Memory chip glut may be on way

A South Korea-based study says 64-megabit chips may face a supply glut.

Brooke Crothers Former CNET contributor
Brooke Crothers writes about mobile computer systems, including laptops, tablets, smartphones: how they define the computing experience and the hardware that makes them tick. He has served as an editor at large at CNET News and a contributing reporter to The New York Times' Bits and Technology sections. His interest in things small began when living in Tokyo in a very small apartment for a very long time.
Brooke Crothers
2 min read
A South Korean government study said that the growing supply of 64-megabit memory chips may lead to a glut in 1998, according to a report that appeared in Japan?s Denpa Shimbun newspaper.

The study was released by a South Korean organization called KIET, which is described as a government-related think tank, according to brief outline of the report posted on Japan?s Comline news service.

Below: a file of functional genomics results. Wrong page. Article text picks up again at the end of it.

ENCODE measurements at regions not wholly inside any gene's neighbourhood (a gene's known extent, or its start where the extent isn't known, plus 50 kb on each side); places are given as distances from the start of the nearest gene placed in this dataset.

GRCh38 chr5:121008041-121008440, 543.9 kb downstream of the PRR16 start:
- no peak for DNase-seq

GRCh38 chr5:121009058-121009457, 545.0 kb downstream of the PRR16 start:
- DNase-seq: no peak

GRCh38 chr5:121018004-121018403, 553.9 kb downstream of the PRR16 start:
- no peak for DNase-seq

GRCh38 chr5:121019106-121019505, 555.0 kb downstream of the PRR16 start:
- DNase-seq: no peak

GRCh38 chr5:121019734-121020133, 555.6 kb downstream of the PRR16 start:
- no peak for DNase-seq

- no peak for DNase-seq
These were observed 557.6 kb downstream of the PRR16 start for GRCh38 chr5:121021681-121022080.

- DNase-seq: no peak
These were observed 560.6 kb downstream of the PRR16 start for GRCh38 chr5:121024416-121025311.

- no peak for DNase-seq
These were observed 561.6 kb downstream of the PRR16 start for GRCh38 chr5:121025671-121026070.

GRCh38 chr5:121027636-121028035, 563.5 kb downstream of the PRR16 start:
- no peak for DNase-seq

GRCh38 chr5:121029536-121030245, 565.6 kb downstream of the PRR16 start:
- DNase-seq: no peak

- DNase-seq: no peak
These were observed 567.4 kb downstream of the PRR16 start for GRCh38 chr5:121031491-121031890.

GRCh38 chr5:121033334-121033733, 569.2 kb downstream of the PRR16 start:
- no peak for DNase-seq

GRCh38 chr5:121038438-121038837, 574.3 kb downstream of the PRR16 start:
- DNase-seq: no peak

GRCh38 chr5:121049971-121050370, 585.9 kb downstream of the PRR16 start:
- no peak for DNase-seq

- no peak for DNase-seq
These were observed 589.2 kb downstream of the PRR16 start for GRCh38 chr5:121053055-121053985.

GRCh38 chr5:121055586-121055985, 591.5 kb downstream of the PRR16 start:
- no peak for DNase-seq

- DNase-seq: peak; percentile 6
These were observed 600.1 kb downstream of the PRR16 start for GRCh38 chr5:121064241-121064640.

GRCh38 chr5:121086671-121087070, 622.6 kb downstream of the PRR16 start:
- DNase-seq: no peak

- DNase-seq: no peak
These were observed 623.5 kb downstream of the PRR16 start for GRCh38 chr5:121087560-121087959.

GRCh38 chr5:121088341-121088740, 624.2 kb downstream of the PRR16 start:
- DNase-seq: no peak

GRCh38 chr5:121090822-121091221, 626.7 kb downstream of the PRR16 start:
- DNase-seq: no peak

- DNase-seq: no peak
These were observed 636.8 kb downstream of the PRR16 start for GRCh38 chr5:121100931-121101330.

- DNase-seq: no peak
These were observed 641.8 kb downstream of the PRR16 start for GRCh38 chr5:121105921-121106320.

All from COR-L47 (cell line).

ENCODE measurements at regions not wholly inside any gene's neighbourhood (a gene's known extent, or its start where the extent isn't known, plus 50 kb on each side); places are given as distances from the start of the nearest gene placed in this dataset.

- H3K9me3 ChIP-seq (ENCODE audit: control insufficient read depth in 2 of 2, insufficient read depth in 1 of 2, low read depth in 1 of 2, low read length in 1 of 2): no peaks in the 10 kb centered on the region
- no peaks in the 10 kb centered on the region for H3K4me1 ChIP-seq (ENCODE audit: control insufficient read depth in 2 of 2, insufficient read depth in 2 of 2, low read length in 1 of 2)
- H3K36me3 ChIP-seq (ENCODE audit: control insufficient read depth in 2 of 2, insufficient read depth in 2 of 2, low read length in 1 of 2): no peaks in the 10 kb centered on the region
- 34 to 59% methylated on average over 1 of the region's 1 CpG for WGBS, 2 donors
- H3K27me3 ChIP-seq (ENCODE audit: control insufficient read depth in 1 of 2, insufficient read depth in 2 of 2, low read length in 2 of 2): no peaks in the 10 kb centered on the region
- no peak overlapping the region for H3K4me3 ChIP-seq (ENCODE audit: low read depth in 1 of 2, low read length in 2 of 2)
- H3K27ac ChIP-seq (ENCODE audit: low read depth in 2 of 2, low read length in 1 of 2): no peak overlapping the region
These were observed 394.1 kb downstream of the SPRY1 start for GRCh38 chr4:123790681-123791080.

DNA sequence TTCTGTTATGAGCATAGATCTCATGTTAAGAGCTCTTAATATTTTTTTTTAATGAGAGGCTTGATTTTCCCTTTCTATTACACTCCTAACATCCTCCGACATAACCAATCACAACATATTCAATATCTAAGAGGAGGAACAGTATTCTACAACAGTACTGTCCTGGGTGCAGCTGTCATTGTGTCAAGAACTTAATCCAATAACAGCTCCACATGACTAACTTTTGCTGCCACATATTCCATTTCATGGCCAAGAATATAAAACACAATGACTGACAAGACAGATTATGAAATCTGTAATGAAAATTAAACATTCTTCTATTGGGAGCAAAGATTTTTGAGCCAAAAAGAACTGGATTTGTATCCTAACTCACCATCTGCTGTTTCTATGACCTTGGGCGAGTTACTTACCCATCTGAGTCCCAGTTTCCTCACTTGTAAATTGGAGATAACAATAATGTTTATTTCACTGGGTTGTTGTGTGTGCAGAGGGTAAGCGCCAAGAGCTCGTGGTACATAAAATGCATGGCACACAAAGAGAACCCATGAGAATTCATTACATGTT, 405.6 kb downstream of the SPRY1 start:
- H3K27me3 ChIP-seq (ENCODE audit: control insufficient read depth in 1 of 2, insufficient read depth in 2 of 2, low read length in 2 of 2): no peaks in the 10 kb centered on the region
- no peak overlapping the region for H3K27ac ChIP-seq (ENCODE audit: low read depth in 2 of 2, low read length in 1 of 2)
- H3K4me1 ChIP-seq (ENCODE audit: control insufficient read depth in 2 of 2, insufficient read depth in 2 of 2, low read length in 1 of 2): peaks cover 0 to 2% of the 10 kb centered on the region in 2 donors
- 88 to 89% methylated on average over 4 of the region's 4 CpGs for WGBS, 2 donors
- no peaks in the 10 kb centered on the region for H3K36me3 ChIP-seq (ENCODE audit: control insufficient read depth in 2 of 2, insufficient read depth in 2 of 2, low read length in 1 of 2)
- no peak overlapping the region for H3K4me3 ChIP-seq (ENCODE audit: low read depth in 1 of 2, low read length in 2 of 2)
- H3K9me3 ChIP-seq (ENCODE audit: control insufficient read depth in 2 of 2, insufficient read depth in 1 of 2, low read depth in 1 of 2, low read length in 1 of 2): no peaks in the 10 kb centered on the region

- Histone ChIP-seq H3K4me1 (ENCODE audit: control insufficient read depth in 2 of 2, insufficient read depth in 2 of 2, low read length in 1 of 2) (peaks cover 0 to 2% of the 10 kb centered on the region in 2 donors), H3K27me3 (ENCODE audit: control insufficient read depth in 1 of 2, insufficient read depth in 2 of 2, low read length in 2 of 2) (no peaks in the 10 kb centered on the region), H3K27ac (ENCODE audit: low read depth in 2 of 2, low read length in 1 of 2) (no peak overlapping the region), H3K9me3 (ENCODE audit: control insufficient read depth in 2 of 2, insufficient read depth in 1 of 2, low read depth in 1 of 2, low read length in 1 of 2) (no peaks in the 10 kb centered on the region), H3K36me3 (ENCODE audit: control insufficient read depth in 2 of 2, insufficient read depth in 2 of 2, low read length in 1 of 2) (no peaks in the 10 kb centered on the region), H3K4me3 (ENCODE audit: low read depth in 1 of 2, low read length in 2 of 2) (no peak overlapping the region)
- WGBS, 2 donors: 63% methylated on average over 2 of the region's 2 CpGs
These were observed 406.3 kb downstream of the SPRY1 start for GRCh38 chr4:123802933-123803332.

KIET expects the glut to occur on the world market by early 1998. One reason is that large memory chip manufacturers have been aggressively promoting sales of 16-megabit DRAM memory, which has been in surplus supply for well over a year. This sales campaign may negatively impact sales of 64-megabit DRAMs when the latter begin to hit the market in volume, according to the report.

Declining prices in the memory market make it likely that computer vendors next year will start using the newest 64-megabit memory chips in high-end desktop PCs--quadrupling the amount of memory most users get in today's desktops. Also next year, memory chip makers are expected to begin shipping 128-megabit memory chips.

Today's standard memory is the 16-megabit chip. A 64-megabit chip can pack four times as much data in the same size chip package.

The memory chips themselves are delivered on small circuit boards called modules. New modules containing 64-megabit memory chips would allow PCs that currently come with 16 megabytes (MB) of memory to pack in 64MB in the same space.

Modules with 128-megabit chips would offer double the capacity of 64-megabit-chip-based modules, making personal computers with 64MB or 128MB of memory more commonplace.